# What would happen if Earth's oxygen reached the Sun?

The Scenario:

• The Sun is eternal.
• We are producing much more oxygen than we need.

First off, would the atmosphere grow, or would it just become much more dense?

Given the circumstances, if the atmosphere grows, could it eventually reach the Sun?

What will happen once it gets close enough? Would the Sun burn up all the oxygen leading to Earth, then burn everything on Earth and Earth itself?

• You need to find some aid to appreciate the scale of the solar system. Try drawing it, with the Earth's diameter, the height of the atmosphere on it, and distace from Earth to the sun drawn in correct scale. – JDługosz Apr 10 '15 at 1:49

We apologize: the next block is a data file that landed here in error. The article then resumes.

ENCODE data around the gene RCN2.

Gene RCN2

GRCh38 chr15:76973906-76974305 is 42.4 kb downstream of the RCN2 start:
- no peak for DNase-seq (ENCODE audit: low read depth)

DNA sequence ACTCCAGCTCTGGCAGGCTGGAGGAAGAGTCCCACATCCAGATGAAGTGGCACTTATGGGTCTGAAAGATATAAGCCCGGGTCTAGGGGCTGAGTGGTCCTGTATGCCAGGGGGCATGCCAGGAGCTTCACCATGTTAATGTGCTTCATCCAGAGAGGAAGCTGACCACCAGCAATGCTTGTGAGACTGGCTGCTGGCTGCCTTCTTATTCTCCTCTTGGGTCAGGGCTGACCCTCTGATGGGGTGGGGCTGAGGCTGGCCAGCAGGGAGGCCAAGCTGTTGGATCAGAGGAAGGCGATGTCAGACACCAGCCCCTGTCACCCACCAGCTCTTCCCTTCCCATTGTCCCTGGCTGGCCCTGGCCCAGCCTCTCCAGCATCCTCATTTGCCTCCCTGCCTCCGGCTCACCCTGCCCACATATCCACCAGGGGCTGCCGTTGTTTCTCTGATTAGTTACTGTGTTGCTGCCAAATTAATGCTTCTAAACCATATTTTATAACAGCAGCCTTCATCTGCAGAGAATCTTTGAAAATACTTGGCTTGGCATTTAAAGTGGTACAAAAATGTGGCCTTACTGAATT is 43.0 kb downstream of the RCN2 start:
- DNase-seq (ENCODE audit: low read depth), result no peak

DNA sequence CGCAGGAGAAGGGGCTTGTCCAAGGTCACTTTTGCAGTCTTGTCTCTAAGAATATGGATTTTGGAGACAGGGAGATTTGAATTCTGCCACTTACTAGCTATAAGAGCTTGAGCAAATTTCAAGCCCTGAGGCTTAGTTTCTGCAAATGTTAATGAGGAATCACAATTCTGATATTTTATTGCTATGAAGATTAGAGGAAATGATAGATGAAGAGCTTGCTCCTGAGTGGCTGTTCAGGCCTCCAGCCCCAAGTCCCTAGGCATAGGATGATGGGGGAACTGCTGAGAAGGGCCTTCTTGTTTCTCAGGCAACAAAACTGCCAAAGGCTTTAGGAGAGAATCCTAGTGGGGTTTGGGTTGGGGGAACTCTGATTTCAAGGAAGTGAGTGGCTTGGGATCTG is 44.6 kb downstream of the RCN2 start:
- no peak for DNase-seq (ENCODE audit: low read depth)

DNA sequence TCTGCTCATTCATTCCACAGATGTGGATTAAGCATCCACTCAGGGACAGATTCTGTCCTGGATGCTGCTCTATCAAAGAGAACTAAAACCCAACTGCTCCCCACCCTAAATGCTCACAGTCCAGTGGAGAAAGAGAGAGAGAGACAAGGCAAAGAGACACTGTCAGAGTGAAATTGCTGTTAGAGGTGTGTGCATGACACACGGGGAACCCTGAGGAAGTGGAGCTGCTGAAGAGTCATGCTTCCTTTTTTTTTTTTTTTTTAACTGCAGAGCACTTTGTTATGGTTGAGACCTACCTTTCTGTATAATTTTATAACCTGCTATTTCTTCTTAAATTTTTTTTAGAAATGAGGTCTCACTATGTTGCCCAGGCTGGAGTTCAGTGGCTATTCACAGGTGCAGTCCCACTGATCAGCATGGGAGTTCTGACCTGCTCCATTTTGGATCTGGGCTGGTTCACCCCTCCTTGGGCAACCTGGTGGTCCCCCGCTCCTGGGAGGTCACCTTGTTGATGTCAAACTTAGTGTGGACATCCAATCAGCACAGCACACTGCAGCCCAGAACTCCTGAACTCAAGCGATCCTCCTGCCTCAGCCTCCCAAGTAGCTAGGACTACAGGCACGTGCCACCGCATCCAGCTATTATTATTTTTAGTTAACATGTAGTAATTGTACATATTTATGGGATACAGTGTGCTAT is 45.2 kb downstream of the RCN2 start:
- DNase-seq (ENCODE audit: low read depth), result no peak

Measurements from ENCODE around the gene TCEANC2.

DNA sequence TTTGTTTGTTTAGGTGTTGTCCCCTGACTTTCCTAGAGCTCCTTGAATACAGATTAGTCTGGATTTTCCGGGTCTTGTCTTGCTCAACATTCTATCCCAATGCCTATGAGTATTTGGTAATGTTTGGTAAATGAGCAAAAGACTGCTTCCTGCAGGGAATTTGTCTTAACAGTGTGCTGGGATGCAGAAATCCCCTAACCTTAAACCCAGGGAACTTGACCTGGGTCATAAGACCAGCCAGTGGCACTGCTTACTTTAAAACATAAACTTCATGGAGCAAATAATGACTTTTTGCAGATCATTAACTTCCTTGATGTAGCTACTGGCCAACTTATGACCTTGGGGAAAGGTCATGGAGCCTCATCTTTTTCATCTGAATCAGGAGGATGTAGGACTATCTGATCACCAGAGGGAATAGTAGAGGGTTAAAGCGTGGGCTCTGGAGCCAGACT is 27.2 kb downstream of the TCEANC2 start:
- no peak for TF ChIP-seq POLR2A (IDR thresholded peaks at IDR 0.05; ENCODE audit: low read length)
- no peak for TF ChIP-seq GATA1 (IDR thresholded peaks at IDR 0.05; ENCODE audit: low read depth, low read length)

• @JDługosz Assuming we represent the Earth as my 12" globe, the atmosphere (80 km) is about the thickness of a $1 coin, the sun is around 110' in diameter (bigger than the US Capitol dome), and the radius of the Earth's orbit is 2.2 miles (from the Capitol to the Lincoln Memorial). For bonus points, the moon is 3 1/4" diameter (between a baseball and softball) and has an orbit 60' in diameter (a little smaller than the width of the steps of the Lincoln memorial). (Yes I live in DC!) – 2012rcampion Apr 10 '15 at 2:49 • Hi Dexus your scenario is very unlikely sun will eventually burn out and currently we have estimated 21% of oxygen in the air increasing this would not make our atmosphere grow or glows lol. If you mean creating infinite oxygen this would violate the conservation of mass, I'll humor you on this, distance from Earth to Sun is 149,600,000 km (diameter of Sun is 1,391,684 km) with this much oxygen molecules and density the Earth will definitely collapse on itself and become a black hole. Now you are killing the Sun instead! – user6760 Apr 10 '15 at 3:43 • @user6760 So we have bigger problems then burning up lol. – Dexus Apr 10 '15 at 4:02 • – ratchet freak Apr 10 '15 at 9:20 ## 2 Answers Let's calculate the mass of this huge oxygen atmosphere, shall we? I can use a modified version of the barometric formula to calculate the density at any altitude$h$above a reference point - in this case, at Earth's surface: $$\rho=\rho_0 \exp \left[\frac{-g_0M(h-h_0)}{RT} \right]$$ where$_0$denotes a quantity at$h=0$. To find the average value, we have to use a formula: $$f(x)_{\text{avg}}=\frac{1}{b-a} \int_a^b f(x)dx$$ In our case,$a=h_0$and$b=150,000,000,000$(both in meters).$\rho$is a function of$h$, so we have $$\rho_{\text{avg}}=\frac{1}{150,000,000,000-h_0}\int_{h_0}^{150,000,000,000}\rho_0 \exp \left[\frac{-g_0M(h-h_0)}{RT} \right]dh$$ $$\rho_{\text{avg}}=\frac{1}{150,000,000,000-h_0}\int_{h_0}^{150,000,000,000}\rho_0 \exp \left[\frac{-g_0Mh+gMh_0}{RT} \right]dh$$ $$\rho_{\text{avg}}=\frac{1}{150,000,000,000-h_0}\int_{h_0}^{150,000,000,000}\rho_0 \exp \left[\frac{g_0Mh_0}{RT}-\frac{g_0Mh}{RT} \right]dh$$ Using$u$-substitution: $$u= \to du=-\frac{g_0M}{RT}dh$$ $$\rho_{\text{avg}}=-\frac{g_0M}{RT}\frac{1}{150,000,000,000}\int_{h_0}^{150,000,000,000}\rho_0 \exp u du$$ $$\rho_{\text{avg}}=-\frac{g_0M}{RT}\frac{1}{150,000,000,000} \rho_0 \left[\exp u \right]_{h_0}^{150,000,000,000}$$ $$\rho_{\text{avg}}=-\frac{g_0M}{RT}\frac{1}{150,000,000,000} \rho_0 \left[\exp \left[ \frac{g_0Mh_0}{RT}-\frac{g_0Mh}{RT} \right] \right]_{h_0}^{150,000,000,000}$$$h_0=0$, so $$\rho_{\text{avg}}=-\frac{g_0M}{RT}\frac{1}{150,000,000,000} \rho_0 \left[\exp \left[ -\frac{g_0Mh}{RT} \right] \right]_0^{150,000,000,000}$$ Substituting in some variables, I get $$\rho_{\text{avg}}=-\frac{9.81 \times 0.0289644 }{8.31432 T}\frac{1}{150,000,000,000} \rho_0 \left[\exp \left[ -\frac{9.81 \times 0.0289644 h}{8.31432 T} \right] \right]_0^{150,000,000,000}$$ The tricky bit is temperature, which is not a function of altitude. Even worse, I've estimated that the lapse rate is zero! Okay, well, it's an approximation, so I'll say that$T$is Earth's average air temperature - 288 Kelvin, according to Wikipedia. Plugging that in, I get $$\rho_{\text{avg}}=-\frac{9.81 \times 0.0289644 }{8.31432 \times 288}\frac{1}{150,000,000,000} \rho_0 \left[\exp \left[ -\frac{9.81 \times 0.0289644 h}{8.31432 \times 288} \right] \right]_0^{150,000,000,000}$$ $$\rho_{\text{avg}}=-7.91 \times 10^{-16} \rho_0 \left[\exp \left[ -\frac{h}{1.19 \times 10^4} \right] \right]_0^{150,000,000,000}$$ At$h=0$,$p_0=1.225$, so $$\rho_{\text{avg}}=-9.69 \times 10^{-16} \left[\exp \left[ -\frac{h}{1.19 \times 10^4} \right] \right]_0^{150,000,000,000}$$ $$\rho_{\text{avg}} \approx 9.69 \times 10^{-16}$$ Pretty low, right? But let's find the mass. given that$r=150,000,000,000$, we get $$M=V \rho_{\text{avg}}$$ $$M=1.37 \times 10^{19} \text{ kilograms}$$ That's only about double the current mass of our atmosphere. Unless I made an error somewhere - and I very well might have - the gravitational effects on the Solar System will be about nil. Nothing will happen to the Earth, the Sun, the Moon, or anything else. My result conflicts with that of 2012rcampion, though that assumed constant density. See the power of$e^{-x}\$ (pun intended)?